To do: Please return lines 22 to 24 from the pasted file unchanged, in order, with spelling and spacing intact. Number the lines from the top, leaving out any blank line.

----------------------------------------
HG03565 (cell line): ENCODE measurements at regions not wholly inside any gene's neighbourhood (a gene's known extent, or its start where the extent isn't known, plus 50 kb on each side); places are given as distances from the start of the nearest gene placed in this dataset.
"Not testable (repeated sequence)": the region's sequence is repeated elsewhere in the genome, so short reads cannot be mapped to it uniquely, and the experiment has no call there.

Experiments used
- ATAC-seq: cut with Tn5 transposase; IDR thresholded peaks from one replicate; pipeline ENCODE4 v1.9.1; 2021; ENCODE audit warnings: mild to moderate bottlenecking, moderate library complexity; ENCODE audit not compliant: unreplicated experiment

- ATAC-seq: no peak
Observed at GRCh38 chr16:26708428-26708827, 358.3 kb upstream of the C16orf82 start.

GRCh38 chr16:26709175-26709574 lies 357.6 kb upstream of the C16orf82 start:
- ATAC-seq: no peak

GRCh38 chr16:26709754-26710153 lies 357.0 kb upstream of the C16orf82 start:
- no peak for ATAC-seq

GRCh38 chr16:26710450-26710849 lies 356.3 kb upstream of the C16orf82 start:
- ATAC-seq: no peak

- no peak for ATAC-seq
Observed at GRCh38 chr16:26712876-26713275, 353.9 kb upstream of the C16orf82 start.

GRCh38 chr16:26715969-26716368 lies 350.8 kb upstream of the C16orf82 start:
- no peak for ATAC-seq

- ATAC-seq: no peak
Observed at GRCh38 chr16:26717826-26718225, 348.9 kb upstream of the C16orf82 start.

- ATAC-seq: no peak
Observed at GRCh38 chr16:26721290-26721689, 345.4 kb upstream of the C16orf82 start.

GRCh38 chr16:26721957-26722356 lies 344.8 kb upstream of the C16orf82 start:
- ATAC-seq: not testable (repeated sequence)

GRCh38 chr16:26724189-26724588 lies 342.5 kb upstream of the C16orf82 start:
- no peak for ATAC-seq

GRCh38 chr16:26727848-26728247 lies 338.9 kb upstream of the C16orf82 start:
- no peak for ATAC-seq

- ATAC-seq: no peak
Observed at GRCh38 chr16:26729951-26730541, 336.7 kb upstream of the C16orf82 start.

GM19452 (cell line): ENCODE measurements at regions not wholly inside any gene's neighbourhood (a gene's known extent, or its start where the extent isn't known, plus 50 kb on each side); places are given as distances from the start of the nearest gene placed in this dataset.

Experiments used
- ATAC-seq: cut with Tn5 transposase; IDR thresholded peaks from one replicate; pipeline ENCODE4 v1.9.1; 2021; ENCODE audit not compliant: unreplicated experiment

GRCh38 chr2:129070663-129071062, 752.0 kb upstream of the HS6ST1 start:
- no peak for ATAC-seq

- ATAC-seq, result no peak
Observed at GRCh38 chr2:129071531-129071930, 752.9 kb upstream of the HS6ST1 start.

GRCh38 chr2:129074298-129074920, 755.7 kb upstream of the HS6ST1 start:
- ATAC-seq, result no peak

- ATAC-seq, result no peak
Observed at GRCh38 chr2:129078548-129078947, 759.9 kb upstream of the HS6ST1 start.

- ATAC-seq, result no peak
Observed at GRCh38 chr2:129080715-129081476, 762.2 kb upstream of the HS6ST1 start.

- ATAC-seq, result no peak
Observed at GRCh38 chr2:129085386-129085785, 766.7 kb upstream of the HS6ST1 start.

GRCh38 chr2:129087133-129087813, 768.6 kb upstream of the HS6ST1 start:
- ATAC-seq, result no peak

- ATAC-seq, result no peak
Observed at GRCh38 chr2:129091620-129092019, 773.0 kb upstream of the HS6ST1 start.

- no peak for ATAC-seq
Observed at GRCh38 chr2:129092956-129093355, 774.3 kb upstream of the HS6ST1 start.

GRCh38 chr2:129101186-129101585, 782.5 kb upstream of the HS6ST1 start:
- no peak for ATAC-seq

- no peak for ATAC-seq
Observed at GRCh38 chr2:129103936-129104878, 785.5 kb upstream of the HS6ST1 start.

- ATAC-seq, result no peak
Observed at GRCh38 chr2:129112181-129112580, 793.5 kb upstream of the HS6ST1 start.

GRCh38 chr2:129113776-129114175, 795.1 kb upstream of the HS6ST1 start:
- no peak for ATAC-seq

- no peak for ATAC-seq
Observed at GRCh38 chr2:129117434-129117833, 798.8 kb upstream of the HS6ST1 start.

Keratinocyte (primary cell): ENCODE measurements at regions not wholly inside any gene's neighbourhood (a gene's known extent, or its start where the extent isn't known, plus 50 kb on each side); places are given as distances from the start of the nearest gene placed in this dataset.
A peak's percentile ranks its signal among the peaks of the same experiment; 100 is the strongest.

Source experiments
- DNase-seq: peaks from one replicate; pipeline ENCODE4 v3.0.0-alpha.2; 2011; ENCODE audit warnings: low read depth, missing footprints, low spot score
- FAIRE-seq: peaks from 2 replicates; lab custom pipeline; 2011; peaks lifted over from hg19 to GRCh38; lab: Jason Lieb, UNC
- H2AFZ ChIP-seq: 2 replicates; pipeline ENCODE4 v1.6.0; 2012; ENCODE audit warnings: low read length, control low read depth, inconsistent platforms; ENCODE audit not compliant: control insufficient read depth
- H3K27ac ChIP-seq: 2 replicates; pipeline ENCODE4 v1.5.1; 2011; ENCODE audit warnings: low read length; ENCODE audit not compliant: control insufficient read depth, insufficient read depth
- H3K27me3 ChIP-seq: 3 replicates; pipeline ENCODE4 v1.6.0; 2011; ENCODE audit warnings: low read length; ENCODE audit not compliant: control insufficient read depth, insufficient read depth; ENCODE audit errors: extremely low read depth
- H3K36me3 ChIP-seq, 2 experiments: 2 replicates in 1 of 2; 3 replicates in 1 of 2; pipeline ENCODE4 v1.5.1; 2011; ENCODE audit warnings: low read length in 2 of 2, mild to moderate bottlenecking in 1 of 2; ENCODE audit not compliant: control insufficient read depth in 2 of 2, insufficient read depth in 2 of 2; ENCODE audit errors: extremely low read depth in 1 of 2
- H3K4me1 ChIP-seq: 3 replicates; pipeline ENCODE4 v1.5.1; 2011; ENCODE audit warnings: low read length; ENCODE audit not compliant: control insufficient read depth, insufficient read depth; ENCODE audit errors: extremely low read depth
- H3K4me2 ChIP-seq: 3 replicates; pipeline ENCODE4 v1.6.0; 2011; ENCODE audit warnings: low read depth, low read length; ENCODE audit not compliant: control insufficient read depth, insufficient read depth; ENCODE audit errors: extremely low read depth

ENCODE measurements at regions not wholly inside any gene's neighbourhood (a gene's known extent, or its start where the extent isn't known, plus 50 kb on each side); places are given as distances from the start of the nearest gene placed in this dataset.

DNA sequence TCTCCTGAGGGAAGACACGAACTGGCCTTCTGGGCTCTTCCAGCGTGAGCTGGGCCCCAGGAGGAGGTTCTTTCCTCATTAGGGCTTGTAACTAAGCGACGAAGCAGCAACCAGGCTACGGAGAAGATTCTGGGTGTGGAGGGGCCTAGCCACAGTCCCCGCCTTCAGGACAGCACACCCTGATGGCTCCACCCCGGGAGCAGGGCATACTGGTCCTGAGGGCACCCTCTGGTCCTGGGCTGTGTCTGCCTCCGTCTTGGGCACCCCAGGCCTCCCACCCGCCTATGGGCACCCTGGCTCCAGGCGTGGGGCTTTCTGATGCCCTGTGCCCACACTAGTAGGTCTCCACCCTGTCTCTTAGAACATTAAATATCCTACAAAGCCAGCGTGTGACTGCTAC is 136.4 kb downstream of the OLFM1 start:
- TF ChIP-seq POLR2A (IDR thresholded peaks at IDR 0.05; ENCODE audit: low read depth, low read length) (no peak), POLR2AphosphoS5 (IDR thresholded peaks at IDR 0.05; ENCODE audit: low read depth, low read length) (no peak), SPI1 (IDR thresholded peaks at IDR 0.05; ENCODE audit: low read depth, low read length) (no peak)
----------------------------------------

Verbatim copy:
- ATAC-seq: not testable (repeated sequence)

GRCh38 chr16:26724189-26724588 lies 342.5 kb upstream of the C16orf82 start:
- no peak for ATAC-seq